1. Face a wall, standing a little farther than awall_push_uprm’s length away, feet shoulder-width apart.
  1. Lean your body forward and put your palms flat against the wall at shoulder height and shoulder-width apart.
  1. Bend your elbows and lower your upper body toward the wall in a slow, controlled movement. Make sure to keep your feet flat on the floor.
  1. Hold the position for 1 second.
  1. Slowly push yourself back until your arms are straight.
  1. Repeat 10 to 15 times.

 

 

Chair Dip

*This pushing motion will strengthen your arm muscles!

  1. Sit in a sturdy chair with armrests with your feet flat on the floor, shoulder-width apart.chair_dip
  1. Lean slightly forward, keeping your back and shoulders straight.
  1. Grasp the arms of the chair with your hands next to you.
  1. Use your arms to push your body slowly off the chair.
  1. Hold the position for 1 second.
  1. Slowly lower yourself back down.
  1. Repeat 10 to 15 times.

 

 

Chair Stand

*This exercise, which strengthens your abdomen and thighs, will also make it easier to get in and out of the car! If you have knee or back problems, talk with your doctor before trying this exercise.

 

  1. Sit toward the front of a sturdy chair with knees bent and feet flat on the floor, shoulder-width apart.chair_stand
  1. Lean back with your hands crossed over your chest. Keep your back and shoulders straight throughout the exercise. Breathe in slowly.
  1. Breathe out and bring your upper body forward until sitting upright.
  1. Extend your arms so they are parallel to the floor and slowly stand up.
  1. Breathe in as you slowly sit down.
  1. Repeat 10 to 15 times.

Tip – People with back problems should start the exercise from the sitting upright position. (Begin at step #4.)

 

As always, we’d love to hear your comments and suggestions for upcoming topics.  

 

Stay happy, healthy, and N motion, AND REMEMBER….age is just a number!    

Wellness Wednesday…Getting Down and Up from the Floor

Do you have trouble getting down on the floor and then back up again? It’s one of those things that you did a million times when you were younger, and you probably didn’t think twice about it. Now, all of a sudden it may be more difficult and maybe you avoid it all together. The floor doesn’t have to be the enemy though. I’ll give you a step-by-step guide to help you get down safely and then back up.

I was just talking with a woman at the gym yesterday. She told me if you can’t get on and off the floor, you’re likely to die in 5 years. That sounds pretty grim, and I don’t know that it’s true. But, just that fear made her practice the movement daily. Sometimes fear can be a good motivator. I suggest that you try to get down and up once everyday too. It can take a lot of strength, balance, and flexibility. Over the next few weeks, I’ll give you exercises and tips to help make this process easier. For today, let’s learn how to get down to the floor so you’re lying on your back and then back up from that position.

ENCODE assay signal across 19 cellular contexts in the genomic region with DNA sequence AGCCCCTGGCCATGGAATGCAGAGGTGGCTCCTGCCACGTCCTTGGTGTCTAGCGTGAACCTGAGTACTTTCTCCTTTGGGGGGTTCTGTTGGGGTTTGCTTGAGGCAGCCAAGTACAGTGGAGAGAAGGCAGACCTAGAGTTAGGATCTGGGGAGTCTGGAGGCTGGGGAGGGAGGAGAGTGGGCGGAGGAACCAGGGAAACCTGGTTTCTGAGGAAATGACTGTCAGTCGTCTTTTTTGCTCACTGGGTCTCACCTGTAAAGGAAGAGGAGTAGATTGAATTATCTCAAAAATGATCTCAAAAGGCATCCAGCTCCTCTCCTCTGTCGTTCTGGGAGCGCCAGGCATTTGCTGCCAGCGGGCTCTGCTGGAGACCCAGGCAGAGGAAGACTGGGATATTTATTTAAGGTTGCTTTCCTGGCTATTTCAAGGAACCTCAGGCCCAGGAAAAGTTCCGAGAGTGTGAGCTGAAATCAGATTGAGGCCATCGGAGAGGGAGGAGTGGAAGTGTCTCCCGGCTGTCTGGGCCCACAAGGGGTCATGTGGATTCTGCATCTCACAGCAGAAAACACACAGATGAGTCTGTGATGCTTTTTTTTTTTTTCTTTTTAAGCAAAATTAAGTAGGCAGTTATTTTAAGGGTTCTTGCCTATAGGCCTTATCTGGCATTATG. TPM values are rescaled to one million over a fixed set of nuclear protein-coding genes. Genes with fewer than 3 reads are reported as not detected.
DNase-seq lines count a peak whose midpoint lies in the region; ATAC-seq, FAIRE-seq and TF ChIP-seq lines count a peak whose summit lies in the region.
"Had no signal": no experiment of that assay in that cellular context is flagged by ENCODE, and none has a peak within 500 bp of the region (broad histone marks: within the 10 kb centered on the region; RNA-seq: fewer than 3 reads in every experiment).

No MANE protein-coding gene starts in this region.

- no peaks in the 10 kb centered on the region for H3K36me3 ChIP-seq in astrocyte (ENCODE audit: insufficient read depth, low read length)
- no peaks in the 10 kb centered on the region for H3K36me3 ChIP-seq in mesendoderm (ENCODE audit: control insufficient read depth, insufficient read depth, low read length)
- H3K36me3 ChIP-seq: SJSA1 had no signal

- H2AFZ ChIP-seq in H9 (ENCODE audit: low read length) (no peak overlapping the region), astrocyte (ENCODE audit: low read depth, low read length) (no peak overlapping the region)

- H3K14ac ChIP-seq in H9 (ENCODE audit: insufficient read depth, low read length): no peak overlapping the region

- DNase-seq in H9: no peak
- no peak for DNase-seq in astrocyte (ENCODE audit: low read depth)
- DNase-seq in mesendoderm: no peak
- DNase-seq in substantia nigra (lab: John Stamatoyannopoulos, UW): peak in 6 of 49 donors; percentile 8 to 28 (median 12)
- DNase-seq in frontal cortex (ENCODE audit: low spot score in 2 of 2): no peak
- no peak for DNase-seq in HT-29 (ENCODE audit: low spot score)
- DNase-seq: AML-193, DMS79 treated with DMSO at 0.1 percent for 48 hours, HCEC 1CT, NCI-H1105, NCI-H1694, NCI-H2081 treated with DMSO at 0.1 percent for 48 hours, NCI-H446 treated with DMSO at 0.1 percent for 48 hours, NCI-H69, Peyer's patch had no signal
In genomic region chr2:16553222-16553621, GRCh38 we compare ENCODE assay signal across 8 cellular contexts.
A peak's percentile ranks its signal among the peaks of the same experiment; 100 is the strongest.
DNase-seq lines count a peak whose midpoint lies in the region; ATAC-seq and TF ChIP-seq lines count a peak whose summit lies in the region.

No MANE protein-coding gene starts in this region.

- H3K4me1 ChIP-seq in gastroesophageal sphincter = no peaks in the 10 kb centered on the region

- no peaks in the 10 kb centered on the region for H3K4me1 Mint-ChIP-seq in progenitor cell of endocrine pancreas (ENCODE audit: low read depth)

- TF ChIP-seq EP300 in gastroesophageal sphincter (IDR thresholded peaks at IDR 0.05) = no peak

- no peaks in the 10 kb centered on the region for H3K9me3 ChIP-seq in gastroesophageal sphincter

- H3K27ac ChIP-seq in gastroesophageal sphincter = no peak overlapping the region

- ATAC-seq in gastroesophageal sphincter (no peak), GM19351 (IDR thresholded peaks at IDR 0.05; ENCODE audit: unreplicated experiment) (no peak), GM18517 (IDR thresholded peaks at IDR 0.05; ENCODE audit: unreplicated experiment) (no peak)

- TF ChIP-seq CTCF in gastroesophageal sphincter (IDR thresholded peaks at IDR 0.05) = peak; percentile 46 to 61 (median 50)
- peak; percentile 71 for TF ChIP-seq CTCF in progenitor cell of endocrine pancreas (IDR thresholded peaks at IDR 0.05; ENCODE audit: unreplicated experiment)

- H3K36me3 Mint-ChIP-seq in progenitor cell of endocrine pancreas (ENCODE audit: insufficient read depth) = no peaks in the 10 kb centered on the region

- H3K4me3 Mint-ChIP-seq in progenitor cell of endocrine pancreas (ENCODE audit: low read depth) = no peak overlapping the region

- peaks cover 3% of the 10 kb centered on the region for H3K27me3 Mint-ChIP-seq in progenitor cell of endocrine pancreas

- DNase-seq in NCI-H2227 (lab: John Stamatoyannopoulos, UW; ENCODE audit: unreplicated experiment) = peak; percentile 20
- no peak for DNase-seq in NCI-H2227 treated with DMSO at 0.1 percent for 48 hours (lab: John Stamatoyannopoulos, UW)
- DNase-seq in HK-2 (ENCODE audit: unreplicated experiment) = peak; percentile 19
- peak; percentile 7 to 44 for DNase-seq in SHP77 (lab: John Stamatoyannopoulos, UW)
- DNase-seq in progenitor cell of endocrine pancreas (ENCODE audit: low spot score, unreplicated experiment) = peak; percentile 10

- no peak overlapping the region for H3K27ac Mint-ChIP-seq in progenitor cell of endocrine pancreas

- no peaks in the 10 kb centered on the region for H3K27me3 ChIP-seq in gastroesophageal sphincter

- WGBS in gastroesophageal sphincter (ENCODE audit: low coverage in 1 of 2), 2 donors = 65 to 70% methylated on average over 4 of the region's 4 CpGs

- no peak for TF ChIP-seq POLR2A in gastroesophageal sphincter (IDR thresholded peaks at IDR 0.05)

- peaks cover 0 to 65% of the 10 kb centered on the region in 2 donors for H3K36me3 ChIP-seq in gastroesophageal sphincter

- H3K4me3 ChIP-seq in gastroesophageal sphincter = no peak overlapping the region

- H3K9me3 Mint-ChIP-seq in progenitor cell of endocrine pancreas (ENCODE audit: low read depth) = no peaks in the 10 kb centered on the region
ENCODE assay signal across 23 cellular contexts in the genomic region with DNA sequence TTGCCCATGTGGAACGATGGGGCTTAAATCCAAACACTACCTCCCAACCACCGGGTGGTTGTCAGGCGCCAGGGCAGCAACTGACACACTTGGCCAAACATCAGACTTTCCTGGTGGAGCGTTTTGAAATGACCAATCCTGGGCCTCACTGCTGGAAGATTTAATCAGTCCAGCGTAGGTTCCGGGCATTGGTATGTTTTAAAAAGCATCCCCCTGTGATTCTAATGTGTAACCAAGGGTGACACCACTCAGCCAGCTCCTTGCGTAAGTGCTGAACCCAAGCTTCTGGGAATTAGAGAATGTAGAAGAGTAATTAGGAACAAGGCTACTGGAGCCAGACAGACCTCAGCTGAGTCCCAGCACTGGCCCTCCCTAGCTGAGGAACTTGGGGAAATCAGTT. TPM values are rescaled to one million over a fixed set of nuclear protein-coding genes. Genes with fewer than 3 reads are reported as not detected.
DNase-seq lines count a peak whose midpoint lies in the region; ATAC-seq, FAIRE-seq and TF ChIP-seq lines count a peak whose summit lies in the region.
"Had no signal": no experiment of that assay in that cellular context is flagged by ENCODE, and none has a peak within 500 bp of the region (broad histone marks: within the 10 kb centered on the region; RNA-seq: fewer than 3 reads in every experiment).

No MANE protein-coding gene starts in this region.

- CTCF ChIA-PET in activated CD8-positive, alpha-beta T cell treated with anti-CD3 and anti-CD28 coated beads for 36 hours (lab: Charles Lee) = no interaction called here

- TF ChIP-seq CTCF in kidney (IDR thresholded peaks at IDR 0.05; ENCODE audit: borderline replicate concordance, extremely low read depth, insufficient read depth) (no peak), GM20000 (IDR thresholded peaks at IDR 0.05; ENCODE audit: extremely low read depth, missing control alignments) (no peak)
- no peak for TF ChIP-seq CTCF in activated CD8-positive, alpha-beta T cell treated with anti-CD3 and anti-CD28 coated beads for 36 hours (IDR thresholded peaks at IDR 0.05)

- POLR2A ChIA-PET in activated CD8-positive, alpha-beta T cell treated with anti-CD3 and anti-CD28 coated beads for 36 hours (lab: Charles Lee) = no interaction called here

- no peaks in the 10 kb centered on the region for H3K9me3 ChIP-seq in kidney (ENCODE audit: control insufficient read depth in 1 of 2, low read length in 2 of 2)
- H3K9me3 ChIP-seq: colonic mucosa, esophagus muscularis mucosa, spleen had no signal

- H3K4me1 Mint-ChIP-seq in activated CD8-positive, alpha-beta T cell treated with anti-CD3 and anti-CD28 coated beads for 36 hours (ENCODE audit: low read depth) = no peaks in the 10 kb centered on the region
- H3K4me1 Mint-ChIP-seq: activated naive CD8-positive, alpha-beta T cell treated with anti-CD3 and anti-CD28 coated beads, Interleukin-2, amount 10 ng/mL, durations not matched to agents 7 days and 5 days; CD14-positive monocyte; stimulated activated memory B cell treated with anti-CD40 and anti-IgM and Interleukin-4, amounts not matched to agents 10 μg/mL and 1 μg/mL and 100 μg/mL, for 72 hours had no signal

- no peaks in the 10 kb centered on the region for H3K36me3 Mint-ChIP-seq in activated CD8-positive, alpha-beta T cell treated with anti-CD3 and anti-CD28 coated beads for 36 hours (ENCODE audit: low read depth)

The National Institute on Aging suggests:

To Get Down on the Floor:

  1. Stand facing the seat of a sturdy chair.
  2. Put your hands on the seat, and lower yourself down to one knee.getdown_r
  3. Bring the other knee down.
  4. Put your left hand on the floor. Leaning on your hand, slowly bring your left hip to the floor. Put your right hand on the floor next to your left hand to steady yourself, if needed.
  5. You should now be sitting with your weight on your left hip.
  6. Straighten your legs.
  7. Bend your left elbow until your weight is resting on it. Using your right hand as needed for support, straighten your left arm. You should now be lying on your left side.
  8. Roll to your back.

Tip – You don’t have to use your left side. You can use your right side, if you prefer.

 


To Get Up from the Floor:

  1. getup_rRoll onto your left side.
  2. Place your right hand on the floor at about the level of your ribs, and use it to push your shoulders off the floor. Use your left hand to help lift you up, as needed.
  3. You should now be sitting with your weight on your left hip.
  4. Roll forward, onto your knees, leaning on your hands for support.
  5. Reach up and lean your hands on the seat of a sturdy chair.
  6. Lift one of your knees so that one leg is bent, foot flat on the floor.
  7. Leaning your hands on the seat of the chair for support, rise from this position.

Tip – You don’t have to use your left side. You can use your right side, if you prefer.

 

Tip – If you have trouble getting down on or up from the floor by yourself, try using the BUDDY SYSTEM!  Find someone who will be able to help you, if needed. And, practice this technique together.

*If you’ve had hip or back surgery, talk with your doctor before using this method.

 

As always, we’d love to hear your comments and suggestions for upcoming topics.  

Stay happy, healthy, and active, AND REMEMBER….age is just a number!